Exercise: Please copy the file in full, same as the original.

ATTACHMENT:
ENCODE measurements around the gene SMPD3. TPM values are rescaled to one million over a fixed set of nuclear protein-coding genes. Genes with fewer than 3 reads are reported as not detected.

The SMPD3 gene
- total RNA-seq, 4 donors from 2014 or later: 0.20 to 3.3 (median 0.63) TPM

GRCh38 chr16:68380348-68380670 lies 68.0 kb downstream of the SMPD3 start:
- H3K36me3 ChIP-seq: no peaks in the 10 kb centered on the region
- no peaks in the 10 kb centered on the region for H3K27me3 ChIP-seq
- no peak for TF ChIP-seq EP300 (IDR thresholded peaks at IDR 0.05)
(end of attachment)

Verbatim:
ENCODE measurements around the gene SMPD3. TPM values are rescaled to one million over a fixed set of nuclear protein-coding genes. Genes with fewer than 3 reads are reported as not detected.

The SMPD3 gene
- total RNA-seq, 4 donors from 2014 or later: 0.20 to 3.3 (median 0.63) TPM

GRCh38 chr16:68380348-68380670 lies 68.0 kb downstream of the SMPD3 start:
- H3K36me3 ChIP-seq: no peaks in the 10 kb centered on the region
- no peaks in the 10 kb centered on the region for H3K27me3 ChIP-seq
- no peak for TF ChIP-seq EP300 (IDR thresholded peaks at IDR 0.05)